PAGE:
Twisting the Truth is a curriculum based on Andy Stanley’s teaching series, “Twisted.” With six hard-hitting lessons, this curriculum is sure to lead to some extremely challenging and thought-provoking discussion within any small group that uses it.
Sessions one and two, “The Source of Deception” and “All is Not as it Seems,” introduce viewers to the concept of an invisible reality, that there is a spiritual world beyond the material – and a real, literal Devil. And his goal is to take what’s true and twist it. Take people’s view of God and twist it just enough that people become angry with God, make decisions based on that anger, and blame Him for the consequences of their actions.
Session three, “Says Who,” addresses our tendency to rebel against authority. When confronted by authority, we evaluate what we’re being asked to do – and if we disagree with it, we ignore it. But, Stanley contends, obedience is not about the “what,” but about the “whom,” because there is no authority except that which God has established, whether we like it or not.
Session four, “Facing Forward,” examines suffering, and how we cannot understand the purpose of suffering if we only examine our present circumstances rather than looking at the larger context that God has given us to understand it.
Session five, “It’s Only Physical,” is all about sex – what our culture says, and how it’s destroying our potential for intimacy as it focuses on sex as an activity rather than an intimate experience that is for a married couple only. And when sex is taken out of its intended context, it’s incredibly destructive.
Session six, “It’s No Mistake,” confronts our attitude toward our “mistakes” – the things we do that we know are wrong, but we try to dumb down rather than admit that they’re sin. And if we only make mistakes, we don’t sin. And if we don’t sin, we don’t need a Savior. We only have to do better.
Without a doubt, this is a curriculum that will challenge, and, most likely, anger many of the men and women in the group you’re leading. And that’s a very good thing.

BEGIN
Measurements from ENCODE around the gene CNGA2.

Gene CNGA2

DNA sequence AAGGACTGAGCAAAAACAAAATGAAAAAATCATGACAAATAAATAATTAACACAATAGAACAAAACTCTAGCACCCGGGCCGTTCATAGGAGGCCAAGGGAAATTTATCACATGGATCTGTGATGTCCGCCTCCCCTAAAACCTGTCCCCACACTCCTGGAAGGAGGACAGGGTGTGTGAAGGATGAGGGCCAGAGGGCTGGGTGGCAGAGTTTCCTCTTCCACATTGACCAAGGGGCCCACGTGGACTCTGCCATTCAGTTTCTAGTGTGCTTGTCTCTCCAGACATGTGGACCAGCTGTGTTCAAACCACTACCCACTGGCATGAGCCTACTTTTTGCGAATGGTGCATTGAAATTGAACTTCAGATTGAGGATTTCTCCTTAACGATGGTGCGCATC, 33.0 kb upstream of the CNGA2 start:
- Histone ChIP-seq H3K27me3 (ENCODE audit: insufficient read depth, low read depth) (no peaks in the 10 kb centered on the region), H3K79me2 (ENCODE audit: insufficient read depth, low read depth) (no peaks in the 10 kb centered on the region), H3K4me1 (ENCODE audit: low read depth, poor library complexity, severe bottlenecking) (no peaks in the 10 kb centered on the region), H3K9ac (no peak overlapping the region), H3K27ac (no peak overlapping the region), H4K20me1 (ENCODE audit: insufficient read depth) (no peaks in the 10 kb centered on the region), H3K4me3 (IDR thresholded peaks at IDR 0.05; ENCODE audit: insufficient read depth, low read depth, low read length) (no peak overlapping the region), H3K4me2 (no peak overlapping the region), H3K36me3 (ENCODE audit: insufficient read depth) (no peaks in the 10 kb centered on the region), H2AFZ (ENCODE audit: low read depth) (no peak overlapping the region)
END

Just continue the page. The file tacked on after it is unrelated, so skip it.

Over the last several years, there’s been such a strong de-emphasis on sin, authority and a real Satan, to the point that on a practical level, many of us deny that they exist. Rather than being sinners, we’re “mistakers.” The Devil’s just a bogeyman—certainly there’s not a real enemy of our souls whose desire is to kill and destroy? Aren’t we all getting bent out of shape about sex; I mean, it’s only a natural activity… right?
You get the idea.
While every lesson is sure to be challenging to everyone to differing degrees, I believe that the third and sixth lessons will weigh heavily on many (I know they did for me).
Lesson three, “Says Who,” is all about authority. And because many of us secretly (or not so secretly) hate authority, it’s difficult to hear the truth that when we disobey them– if we disobey our parents, we ignore our boss, reject the counsel of our pastors – we’re actually disobeying God.
That’s a big deal, and really hits me where I live, because I struggle in this area.
Lesson six will also be troubling for many because it’s, in essence, a lesson on the doctrine of sin. And Stanley rightly points out that if we’re not sinners, we don’t actually need a Savior.
These are lessons that kill pride, and I’m grateful for them.
The other things I loved
The Additional Resources: These are incredibly helpful! Providing leaders with resources to advertise and personally invite friends, family and church members is brilliant.
The Leader’s guide is very thorough and accessible for a leader of any ability to handle. The questions are very open and allow for much discussion, and leaders are provided with speaking points to help guide the conversation should it go off course.
The complete sermon series is available on the disc. Group leaders: Watch the full sermons before you start this study! They’ll add an incredible amount of depth to your discussion.
Was there anything I didn’t like?
Overall, the teaching overall was very thorough, very biblical and very helpful. There were a few places here and there where I’d push on Stanley’s interpretation, but nothing really concerned me or struck me as unprofitable. If I had to quibble, I’d say that the opening sequences featuring the CTU (Concept Twisting Unit) were a bit cheesy, but they still helped to illustrate the point of each lesson.
This video series is one I would encourage any group to use with little hesitation. The content is heavy and sometimes difficult to listen to, but will surely benefit all in your group who have ears to hear.